Economist wants to hear more on bond offer
Economist Jeremy Stephen says careful consideration should be given to the recent offer from British billionaire Andrew Stewart and his business partner to assist the island.
However, he is concerned that Barbadians have been too quick to reject the offer of support in floating a bond on the international capital market.
“The arguments that have been thrown against [the offer] mainly by people of Barbados cause me to think about whether we truly understand the situation we are in or not,” said Stephen, while pointing out that “economies are driven by investment and those that have surplus capital”.
Stephen, who is the president of the Barbados Economic Society (BES), said the social impact, the long term decision-making ability and authenticity of Government officials should be considered in reviewing the offer.
However, he said there was need to move away from concerns about neo-colonialism, which he said added no value to the current discussion.
“What we have to be able to do is to utilize these opportunities knowing what we are giving up,” said Stephen.
While he is not recommending that “we up and take the deal”, the BES head stressed that it should not be negated simply on the grounds that Barbados might be giving up some of its sovereignty.
“Every time we borrow money from the IADB [Inter American Development Bank] or anytime we borrow from the World Bank or the IMF [International Monetary Fund] we do lose a part of our sovereignty,” he pointed out, adding that the good years that Barbados enjoyed was partly due to wealthy investors from overseas.
“I want to know what the costs are, what the benefits are [to them] and how do we benefit. Since the gentlemen kindly forced it into the public domain these are questions that deserve to be answered before we can condemn the deal and these are the kind of exercises that we will need going forward because there will be tons more people coming to the fore. In fact, we should get worried if these people do not come and see the opportunities because then we could end up being like Haiti in no time soon.” explained Stephen.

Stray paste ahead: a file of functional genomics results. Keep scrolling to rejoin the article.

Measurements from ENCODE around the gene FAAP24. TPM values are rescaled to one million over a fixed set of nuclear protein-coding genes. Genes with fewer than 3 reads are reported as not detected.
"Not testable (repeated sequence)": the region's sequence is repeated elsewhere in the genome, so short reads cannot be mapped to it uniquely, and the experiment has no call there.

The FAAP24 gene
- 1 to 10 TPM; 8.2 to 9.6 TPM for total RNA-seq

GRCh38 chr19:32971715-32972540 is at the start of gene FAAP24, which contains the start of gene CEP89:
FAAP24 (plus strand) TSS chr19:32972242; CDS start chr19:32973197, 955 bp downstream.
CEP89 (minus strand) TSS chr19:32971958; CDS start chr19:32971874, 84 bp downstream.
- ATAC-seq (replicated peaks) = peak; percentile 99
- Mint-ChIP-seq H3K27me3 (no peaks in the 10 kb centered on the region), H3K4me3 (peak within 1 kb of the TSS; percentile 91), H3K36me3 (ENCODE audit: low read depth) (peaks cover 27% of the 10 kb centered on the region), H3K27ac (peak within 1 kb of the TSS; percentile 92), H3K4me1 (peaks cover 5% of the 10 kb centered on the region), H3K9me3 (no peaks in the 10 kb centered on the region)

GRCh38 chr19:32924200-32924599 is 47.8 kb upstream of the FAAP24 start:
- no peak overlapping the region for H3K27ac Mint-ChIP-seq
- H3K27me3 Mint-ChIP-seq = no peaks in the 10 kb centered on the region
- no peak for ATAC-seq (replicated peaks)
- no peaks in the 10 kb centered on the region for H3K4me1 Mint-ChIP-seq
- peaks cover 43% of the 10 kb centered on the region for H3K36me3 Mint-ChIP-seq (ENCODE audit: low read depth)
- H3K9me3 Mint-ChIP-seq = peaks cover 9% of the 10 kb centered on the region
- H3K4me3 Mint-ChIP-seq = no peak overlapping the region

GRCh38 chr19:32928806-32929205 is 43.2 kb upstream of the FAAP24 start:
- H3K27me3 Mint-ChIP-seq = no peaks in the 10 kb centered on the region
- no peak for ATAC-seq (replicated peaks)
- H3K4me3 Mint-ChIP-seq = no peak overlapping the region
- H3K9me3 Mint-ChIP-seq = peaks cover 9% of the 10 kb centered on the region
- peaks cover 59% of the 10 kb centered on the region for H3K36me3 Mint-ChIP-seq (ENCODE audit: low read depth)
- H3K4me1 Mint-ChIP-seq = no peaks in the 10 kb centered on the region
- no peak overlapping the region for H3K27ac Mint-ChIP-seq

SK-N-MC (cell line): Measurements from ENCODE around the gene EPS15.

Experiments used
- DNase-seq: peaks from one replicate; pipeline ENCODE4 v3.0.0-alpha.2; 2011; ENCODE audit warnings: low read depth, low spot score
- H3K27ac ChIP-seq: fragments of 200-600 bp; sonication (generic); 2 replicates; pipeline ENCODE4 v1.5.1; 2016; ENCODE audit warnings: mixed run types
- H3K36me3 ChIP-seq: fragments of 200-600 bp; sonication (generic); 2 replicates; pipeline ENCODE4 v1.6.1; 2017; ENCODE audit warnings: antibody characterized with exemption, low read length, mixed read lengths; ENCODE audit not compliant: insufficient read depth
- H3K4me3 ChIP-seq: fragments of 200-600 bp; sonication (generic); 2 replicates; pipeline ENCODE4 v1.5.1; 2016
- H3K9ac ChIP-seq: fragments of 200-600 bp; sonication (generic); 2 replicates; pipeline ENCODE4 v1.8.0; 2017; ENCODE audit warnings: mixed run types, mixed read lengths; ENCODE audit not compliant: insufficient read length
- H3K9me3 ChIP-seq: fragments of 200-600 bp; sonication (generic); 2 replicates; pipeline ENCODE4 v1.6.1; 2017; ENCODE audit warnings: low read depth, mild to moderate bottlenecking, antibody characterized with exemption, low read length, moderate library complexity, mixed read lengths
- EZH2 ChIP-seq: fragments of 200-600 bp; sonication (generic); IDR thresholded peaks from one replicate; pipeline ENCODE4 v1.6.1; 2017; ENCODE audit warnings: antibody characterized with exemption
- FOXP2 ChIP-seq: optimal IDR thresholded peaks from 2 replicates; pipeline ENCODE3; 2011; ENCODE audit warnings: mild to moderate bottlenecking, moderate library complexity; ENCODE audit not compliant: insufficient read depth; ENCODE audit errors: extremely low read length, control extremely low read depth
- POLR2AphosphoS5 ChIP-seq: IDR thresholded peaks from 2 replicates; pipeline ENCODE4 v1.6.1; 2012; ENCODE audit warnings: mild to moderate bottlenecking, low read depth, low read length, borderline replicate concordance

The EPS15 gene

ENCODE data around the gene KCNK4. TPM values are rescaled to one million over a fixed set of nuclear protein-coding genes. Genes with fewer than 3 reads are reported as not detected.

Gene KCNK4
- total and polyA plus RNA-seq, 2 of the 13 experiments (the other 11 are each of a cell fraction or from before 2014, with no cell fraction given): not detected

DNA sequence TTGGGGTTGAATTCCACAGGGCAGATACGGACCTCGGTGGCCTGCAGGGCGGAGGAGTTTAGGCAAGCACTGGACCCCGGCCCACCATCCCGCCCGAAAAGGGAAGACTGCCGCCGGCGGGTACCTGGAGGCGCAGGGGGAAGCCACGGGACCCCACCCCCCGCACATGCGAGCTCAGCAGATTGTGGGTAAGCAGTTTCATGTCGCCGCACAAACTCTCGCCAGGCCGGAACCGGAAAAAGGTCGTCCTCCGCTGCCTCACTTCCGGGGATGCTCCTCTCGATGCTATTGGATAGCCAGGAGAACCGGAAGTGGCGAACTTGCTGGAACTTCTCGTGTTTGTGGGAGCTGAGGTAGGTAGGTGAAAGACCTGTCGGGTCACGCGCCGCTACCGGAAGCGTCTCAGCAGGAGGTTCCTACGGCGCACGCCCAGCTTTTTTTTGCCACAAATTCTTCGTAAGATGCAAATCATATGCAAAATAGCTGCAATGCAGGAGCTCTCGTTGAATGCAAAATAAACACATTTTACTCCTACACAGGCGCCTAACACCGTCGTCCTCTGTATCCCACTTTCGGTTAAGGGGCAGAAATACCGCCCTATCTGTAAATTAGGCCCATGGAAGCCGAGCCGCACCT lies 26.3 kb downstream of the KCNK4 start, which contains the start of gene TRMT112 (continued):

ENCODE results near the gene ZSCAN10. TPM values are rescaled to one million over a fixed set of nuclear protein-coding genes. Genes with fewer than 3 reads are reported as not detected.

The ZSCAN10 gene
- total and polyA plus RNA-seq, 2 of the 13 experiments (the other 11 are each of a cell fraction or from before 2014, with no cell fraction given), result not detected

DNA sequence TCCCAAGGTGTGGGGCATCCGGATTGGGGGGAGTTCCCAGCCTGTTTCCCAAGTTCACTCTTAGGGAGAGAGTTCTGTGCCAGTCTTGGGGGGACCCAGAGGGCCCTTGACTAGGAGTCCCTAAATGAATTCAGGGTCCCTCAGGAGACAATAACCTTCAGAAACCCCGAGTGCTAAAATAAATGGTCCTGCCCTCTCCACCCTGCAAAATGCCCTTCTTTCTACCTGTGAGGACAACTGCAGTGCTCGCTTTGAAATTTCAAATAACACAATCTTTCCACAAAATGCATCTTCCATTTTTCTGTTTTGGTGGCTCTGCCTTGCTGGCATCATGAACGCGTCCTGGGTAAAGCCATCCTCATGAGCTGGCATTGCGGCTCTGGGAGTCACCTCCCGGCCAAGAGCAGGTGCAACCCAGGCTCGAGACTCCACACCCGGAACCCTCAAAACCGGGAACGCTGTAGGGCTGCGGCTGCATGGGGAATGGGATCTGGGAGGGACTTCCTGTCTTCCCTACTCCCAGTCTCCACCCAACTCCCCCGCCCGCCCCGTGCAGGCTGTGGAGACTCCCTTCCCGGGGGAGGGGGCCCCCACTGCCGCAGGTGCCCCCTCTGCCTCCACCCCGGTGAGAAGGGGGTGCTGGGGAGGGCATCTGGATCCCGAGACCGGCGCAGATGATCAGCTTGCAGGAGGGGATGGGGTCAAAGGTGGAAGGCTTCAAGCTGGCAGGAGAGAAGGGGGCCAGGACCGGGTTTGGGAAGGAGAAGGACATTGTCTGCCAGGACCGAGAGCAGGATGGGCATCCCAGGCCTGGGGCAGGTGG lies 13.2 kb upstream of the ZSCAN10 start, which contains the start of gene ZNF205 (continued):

He said the Government had the right to explore all offers and should do so since that was the only way to know which offers would make sense and which ones would not.
“But further the Government should ensure that the right people who understand the nature of these transactions help in advising, not making the decision but advising. There are many persons out there that could easily spot these deals and say this is what you need to be asking. There will be a lot more. Anytime a country is struggling there are a lot. I would go as far as to say that you will get deals where you would never find out the Government would have taken money until the estimates come around,” he added.
Stephen said what was of concern to him was that while Stewart was popular he and Fordham did not have “the reputation of certain hedge funders”.